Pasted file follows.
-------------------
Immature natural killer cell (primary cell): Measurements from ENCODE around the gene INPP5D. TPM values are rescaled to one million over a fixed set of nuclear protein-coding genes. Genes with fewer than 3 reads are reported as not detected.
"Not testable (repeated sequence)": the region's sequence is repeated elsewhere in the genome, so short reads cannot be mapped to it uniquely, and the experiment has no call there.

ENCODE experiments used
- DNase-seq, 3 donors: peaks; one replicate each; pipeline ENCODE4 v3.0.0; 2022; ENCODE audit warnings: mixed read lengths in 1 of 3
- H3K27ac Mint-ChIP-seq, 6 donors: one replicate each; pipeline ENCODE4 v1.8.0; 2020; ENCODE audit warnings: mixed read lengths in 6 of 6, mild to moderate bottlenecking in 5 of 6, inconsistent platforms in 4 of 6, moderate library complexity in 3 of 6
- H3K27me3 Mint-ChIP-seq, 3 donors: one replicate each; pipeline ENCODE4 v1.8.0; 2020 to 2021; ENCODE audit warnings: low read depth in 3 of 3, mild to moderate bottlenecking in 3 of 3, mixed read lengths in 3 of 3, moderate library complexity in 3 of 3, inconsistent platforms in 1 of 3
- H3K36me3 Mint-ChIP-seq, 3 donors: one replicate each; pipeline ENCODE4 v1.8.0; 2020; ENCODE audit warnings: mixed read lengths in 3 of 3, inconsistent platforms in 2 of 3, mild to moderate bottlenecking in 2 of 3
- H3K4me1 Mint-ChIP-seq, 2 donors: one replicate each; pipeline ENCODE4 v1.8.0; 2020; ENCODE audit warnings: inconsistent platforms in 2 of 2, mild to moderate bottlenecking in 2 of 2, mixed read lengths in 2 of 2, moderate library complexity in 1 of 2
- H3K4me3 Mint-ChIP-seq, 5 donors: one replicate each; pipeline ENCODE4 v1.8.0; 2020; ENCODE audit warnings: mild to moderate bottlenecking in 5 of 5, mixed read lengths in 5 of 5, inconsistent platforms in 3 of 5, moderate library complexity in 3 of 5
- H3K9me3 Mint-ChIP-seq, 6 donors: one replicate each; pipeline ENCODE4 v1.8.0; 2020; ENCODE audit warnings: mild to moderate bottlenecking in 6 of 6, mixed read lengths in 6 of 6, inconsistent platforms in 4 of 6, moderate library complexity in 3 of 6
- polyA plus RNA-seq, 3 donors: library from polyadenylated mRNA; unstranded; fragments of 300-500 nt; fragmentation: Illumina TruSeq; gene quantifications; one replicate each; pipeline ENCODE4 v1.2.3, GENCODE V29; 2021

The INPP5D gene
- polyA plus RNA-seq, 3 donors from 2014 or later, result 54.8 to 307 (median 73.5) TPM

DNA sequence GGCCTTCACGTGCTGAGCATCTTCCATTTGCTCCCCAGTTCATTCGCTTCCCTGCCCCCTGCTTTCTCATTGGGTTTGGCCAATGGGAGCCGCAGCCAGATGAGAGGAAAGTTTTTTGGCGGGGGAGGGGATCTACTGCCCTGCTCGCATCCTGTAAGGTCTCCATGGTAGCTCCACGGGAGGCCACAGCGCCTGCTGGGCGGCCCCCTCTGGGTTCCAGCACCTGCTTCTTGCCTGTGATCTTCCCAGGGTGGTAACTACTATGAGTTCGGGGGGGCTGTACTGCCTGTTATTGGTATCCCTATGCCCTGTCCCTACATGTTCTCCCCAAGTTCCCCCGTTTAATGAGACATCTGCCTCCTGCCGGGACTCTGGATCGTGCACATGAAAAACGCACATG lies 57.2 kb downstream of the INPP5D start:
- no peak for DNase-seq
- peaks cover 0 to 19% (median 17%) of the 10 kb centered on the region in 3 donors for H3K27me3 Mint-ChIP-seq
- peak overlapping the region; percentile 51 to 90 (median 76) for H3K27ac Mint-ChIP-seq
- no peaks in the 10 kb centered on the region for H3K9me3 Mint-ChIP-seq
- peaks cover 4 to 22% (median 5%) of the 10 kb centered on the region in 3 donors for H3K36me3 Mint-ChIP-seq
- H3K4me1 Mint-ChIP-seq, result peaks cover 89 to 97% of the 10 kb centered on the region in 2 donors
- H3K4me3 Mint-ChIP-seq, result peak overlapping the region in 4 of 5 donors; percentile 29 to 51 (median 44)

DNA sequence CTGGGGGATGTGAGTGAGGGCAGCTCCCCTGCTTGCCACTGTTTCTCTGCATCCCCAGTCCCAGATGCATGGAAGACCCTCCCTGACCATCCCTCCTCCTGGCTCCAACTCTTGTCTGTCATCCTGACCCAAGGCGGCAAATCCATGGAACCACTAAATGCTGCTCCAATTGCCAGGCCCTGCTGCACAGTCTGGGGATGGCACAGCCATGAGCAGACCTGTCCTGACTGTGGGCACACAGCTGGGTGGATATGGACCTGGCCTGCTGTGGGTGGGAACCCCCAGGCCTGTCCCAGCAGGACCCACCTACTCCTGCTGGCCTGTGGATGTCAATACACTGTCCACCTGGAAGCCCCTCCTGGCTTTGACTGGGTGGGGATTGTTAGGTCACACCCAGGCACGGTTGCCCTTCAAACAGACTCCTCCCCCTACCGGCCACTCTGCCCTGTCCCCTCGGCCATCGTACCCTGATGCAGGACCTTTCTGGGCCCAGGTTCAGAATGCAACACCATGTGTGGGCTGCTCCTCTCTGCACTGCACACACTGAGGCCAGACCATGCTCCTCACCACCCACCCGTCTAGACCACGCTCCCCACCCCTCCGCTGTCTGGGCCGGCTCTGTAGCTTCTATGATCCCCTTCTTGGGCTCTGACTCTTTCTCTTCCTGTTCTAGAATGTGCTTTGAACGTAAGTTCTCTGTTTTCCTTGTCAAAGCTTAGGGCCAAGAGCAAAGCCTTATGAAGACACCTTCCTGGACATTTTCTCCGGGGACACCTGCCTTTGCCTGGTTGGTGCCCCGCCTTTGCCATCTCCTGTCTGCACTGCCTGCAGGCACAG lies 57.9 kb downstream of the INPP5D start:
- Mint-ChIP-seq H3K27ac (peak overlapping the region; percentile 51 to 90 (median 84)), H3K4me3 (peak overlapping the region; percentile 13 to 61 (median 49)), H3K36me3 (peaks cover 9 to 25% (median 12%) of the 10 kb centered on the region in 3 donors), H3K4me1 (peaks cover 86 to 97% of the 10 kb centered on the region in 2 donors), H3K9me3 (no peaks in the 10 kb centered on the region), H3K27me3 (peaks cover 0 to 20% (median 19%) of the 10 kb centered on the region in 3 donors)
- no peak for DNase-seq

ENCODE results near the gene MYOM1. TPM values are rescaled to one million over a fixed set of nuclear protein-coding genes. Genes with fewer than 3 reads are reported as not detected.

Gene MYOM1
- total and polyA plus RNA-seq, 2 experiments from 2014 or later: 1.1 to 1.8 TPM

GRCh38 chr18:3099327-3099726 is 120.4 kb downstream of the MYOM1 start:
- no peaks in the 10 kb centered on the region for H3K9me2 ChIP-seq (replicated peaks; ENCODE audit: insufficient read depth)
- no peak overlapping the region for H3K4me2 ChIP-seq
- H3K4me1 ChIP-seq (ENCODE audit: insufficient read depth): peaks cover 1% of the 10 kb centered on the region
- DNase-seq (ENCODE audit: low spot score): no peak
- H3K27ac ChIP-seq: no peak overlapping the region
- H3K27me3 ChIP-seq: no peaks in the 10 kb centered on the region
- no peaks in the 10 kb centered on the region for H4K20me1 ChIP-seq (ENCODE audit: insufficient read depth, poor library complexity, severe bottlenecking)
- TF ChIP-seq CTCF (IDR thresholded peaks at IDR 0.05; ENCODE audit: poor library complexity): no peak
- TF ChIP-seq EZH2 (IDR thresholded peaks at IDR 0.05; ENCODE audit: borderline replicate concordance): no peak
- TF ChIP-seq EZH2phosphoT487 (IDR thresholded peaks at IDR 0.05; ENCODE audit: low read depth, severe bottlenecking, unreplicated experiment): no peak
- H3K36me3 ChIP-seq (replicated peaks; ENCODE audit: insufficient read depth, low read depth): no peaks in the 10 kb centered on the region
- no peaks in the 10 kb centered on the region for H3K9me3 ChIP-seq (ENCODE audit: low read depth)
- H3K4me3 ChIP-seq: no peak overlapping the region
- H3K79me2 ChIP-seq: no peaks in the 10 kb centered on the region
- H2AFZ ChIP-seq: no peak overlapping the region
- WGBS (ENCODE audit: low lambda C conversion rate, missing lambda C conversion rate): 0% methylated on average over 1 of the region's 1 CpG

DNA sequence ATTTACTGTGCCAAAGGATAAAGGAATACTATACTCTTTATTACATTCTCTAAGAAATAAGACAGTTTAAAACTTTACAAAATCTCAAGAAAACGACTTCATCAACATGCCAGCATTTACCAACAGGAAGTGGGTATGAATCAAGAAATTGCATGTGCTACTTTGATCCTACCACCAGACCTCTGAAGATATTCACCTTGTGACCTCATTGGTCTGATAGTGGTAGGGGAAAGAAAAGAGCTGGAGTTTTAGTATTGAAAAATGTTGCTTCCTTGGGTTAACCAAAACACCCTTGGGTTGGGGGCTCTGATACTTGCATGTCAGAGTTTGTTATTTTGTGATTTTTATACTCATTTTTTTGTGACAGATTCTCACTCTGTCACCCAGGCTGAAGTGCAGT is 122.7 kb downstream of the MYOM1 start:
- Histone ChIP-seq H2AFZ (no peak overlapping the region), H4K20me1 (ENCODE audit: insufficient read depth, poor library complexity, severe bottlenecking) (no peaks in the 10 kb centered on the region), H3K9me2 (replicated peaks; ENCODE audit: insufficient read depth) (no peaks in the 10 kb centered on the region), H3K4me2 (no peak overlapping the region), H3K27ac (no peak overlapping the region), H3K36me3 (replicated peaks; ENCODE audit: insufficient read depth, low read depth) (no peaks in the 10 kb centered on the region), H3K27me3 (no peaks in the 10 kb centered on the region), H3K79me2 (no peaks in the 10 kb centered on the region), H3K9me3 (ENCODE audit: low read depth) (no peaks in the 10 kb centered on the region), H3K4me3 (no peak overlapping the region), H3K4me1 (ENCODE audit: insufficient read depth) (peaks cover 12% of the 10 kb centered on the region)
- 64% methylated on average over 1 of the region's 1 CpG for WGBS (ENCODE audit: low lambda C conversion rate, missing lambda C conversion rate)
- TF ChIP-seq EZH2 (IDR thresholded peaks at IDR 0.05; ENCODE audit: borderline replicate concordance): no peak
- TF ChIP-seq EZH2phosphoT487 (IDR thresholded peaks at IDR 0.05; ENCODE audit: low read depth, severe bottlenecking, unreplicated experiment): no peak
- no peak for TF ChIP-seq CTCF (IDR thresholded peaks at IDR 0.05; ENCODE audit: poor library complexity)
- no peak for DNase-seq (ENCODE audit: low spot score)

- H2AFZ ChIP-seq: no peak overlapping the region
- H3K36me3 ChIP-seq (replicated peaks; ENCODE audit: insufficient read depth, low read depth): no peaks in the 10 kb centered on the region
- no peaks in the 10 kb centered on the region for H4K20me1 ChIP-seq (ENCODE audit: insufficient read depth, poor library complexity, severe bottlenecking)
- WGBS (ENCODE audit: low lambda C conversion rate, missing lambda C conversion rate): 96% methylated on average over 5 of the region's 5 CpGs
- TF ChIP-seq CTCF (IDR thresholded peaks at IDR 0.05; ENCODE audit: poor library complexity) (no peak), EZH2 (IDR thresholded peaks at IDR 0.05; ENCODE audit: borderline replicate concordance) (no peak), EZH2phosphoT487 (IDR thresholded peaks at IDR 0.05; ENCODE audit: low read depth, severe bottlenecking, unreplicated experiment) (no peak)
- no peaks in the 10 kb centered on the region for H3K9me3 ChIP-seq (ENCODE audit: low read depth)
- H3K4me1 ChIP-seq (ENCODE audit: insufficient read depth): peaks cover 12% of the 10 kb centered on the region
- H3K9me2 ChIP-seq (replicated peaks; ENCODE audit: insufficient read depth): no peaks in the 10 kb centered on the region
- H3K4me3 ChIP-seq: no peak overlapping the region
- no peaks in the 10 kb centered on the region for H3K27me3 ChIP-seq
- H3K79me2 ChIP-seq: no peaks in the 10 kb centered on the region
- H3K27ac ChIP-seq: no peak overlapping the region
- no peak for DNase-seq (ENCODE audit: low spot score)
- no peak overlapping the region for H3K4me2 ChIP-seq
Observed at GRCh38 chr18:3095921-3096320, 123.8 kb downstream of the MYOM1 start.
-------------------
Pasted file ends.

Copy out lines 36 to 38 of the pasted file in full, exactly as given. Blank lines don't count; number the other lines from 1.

- TF ChIP-seq CTCF (IDR thresholded peaks at IDR 0.05; ENCODE audit: poor library complexity): no peak
- TF ChIP-seq EZH2 (IDR thresholded peaks at IDR 0.05; ENCODE audit: borderline replicate concordance): no peak
- TF ChIP-seq EZH2phosphoT487 (IDR thresholded peaks at IDR 0.05; ENCODE audit: low read depth, severe bottlenecking, unreplicated experiment): no peak